A: If the April 5 non-recurring operational referendum does not pass, the School Board will need to consider various options to reduce the 2022-2023 budget. Actions could include the following: 

  • Increase class sizes K-12 to reduce teaching and support staff
  • Reduction in co-curricular offerings K-12
  • Reduce funds for staff supplies, equipment, and training 
  • Reduce custodial, maintenance and clerical budgets and staffing
  • Reduce the supervisor/administrative team
  • Reduce field trips K-12
  • No additional capital improvements
  • No replacement of school buses 

Any reductions the School Board and district may make, including the items listed above, would negatively affect the quality of education our students receive and deserve.  

Q: If the SDWS mill rate has been stable at $9.15, why does my property tax bill show an increase?

A: The increase on the school district portion of residents' property tax bill is due to annual increases in the estimated fair market value of the property, which is calculated by the Wisconsin Department of Revenue. Over the last five years, the average fair market value increase for School District of West Salem property owners is 5.54%.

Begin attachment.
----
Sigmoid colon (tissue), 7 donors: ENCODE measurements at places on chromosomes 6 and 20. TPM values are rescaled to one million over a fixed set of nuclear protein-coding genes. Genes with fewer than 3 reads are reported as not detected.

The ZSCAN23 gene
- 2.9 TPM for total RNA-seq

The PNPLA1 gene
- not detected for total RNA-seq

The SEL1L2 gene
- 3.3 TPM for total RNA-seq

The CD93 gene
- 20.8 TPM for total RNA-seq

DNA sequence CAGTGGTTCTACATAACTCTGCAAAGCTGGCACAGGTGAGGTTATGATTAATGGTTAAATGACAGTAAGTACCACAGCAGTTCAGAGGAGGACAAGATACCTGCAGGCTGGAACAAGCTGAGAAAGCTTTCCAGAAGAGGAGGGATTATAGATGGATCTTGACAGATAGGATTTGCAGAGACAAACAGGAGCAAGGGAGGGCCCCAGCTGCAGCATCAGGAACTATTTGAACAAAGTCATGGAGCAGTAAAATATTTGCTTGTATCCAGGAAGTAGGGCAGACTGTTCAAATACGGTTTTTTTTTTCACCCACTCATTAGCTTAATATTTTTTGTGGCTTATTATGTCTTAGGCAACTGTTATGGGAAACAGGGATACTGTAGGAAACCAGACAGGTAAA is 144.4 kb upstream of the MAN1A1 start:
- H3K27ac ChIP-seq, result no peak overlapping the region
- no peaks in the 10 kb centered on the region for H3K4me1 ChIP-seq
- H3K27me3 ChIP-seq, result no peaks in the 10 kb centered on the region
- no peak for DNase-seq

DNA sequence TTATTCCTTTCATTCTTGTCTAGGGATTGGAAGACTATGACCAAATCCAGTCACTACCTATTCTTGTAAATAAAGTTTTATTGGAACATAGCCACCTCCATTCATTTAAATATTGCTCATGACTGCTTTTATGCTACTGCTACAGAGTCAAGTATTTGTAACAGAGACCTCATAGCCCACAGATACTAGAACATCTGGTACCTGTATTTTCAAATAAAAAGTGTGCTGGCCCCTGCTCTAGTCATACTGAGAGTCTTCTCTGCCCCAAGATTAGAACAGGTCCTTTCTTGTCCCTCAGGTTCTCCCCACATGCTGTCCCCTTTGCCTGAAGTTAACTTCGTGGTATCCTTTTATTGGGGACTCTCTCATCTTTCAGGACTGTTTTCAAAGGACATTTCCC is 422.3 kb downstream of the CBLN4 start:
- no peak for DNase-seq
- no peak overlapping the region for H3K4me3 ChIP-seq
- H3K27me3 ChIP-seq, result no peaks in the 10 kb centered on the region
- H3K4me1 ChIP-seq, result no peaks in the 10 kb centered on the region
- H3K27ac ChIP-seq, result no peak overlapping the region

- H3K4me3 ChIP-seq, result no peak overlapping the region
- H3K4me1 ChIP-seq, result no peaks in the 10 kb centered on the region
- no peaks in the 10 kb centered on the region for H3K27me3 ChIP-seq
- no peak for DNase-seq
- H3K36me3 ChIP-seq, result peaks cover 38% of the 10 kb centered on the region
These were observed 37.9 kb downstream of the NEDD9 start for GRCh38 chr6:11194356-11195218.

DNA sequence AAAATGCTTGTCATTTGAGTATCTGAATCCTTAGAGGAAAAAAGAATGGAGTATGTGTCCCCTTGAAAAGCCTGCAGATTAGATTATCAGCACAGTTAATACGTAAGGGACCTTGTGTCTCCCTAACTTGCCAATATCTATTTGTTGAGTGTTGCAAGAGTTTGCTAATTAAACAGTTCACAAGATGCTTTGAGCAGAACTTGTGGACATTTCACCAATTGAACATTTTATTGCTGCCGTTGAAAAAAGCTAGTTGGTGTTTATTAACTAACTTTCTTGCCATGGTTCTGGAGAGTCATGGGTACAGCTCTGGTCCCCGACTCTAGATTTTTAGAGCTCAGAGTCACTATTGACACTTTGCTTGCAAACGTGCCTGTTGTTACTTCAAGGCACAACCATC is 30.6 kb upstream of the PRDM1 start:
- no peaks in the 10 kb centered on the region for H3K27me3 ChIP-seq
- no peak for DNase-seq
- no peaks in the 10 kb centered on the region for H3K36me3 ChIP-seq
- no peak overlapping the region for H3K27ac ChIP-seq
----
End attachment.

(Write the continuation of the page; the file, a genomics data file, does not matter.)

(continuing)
Q: If the school district mill rate decreases with this referendum plan, does that guarantee that my school property tax bill will decrease?

A: The proposed lower $8.32 mill rate does not guarantee that property tax bills will decrease, but it does lessen any potential increase in taxes due to rising fair market value of your property. Please continue reading for additional details and some examples. 

As noted in the answer above, the fair market value of the property, determined annually by the Wisconsin Department of Revenue, affects school property taxes. Using the five year average from the answer above as a reference, we can project a range of possible outcomes of a lower $8.32 mill rate on individual tax bills.